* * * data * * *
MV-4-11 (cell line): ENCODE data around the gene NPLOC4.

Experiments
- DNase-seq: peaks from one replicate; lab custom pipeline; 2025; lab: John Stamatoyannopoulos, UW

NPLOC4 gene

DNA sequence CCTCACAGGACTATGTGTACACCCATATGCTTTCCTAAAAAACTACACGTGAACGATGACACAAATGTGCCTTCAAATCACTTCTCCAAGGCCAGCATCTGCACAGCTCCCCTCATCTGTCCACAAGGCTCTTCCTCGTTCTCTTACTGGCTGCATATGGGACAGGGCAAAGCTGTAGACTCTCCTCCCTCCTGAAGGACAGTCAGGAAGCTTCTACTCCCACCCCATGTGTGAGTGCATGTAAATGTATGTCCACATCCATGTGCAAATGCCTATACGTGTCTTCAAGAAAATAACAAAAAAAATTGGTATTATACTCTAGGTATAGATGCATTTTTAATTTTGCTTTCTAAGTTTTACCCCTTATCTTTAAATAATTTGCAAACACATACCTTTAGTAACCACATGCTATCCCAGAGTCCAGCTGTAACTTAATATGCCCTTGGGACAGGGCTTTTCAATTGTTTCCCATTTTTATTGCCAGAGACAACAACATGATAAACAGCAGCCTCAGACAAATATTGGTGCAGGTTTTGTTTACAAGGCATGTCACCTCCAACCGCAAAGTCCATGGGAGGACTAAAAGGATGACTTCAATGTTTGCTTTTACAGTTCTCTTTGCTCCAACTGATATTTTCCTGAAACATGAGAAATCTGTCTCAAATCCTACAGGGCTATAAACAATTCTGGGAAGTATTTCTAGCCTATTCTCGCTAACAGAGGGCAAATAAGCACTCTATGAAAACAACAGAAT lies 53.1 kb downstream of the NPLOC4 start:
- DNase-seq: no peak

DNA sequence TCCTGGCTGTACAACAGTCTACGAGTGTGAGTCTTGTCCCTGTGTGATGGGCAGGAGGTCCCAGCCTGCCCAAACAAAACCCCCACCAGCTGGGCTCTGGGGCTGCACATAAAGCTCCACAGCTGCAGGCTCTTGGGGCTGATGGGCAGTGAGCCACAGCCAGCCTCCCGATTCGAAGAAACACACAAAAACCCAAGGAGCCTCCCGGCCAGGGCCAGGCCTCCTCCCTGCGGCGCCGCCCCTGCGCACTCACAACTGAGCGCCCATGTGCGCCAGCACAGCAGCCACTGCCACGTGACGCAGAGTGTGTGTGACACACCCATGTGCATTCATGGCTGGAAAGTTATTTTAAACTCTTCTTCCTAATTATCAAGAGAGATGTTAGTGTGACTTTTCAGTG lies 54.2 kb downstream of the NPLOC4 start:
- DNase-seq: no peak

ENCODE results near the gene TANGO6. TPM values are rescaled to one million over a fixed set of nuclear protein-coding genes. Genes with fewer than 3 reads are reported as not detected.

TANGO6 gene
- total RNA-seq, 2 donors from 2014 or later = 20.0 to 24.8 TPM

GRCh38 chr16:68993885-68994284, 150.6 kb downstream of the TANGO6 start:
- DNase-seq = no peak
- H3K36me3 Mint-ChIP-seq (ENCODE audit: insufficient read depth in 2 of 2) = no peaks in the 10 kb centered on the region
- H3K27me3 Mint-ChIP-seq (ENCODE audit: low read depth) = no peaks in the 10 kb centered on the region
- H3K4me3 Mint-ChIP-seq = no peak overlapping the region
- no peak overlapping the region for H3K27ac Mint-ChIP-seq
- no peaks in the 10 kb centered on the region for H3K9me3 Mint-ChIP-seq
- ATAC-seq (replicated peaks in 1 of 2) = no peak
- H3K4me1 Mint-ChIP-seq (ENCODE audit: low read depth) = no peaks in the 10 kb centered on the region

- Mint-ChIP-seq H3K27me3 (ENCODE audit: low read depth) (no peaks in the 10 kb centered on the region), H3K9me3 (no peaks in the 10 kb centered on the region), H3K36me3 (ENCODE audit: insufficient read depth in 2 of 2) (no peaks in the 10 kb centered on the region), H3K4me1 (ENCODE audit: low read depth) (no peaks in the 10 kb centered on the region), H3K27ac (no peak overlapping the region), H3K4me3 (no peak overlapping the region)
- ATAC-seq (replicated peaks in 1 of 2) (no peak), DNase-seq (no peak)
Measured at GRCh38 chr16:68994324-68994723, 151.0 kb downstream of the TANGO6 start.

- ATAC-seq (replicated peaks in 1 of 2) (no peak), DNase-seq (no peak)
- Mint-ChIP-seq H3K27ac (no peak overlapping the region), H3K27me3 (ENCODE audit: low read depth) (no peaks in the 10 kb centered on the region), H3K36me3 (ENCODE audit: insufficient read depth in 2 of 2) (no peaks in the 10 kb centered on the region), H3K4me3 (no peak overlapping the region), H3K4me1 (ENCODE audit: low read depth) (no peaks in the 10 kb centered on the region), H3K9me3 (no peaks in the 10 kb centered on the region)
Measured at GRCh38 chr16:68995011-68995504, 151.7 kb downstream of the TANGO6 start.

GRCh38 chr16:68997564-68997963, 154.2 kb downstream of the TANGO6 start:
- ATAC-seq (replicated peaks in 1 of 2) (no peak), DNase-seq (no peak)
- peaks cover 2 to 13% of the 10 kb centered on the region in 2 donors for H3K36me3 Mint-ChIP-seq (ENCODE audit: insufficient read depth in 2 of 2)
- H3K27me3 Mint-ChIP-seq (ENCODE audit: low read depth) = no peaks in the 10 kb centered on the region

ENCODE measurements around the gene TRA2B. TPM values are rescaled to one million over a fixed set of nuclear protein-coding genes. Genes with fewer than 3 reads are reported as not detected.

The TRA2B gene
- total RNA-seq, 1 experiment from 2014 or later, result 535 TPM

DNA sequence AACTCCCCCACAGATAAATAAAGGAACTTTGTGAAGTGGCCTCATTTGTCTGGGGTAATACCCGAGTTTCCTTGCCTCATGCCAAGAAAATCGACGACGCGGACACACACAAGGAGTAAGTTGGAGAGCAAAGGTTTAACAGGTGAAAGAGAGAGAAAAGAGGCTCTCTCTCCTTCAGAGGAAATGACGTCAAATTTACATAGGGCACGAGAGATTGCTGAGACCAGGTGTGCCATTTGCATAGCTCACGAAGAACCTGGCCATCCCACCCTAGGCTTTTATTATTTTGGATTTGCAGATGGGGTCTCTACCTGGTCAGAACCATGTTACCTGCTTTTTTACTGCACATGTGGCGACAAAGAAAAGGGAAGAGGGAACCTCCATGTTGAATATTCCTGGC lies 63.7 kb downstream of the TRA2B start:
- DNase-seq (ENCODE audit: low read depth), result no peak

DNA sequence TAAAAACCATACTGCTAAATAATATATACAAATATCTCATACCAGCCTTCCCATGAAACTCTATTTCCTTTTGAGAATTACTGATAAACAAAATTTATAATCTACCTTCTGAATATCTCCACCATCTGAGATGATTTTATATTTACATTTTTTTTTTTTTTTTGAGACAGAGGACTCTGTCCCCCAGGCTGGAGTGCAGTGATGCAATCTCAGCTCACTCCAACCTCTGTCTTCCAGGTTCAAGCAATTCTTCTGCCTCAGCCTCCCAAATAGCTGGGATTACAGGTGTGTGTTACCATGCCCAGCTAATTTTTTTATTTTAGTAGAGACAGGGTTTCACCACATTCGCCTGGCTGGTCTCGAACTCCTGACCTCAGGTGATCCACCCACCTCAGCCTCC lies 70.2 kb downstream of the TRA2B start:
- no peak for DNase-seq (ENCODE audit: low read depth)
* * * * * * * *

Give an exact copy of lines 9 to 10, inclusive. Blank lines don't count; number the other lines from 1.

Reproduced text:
ENCODE results near the gene TANGO6. TPM values are rescaled to one million over a fixed set of nuclear protein-coding genes. Genes with fewer than 3 reads are reported as not detected.

TANGO6 gene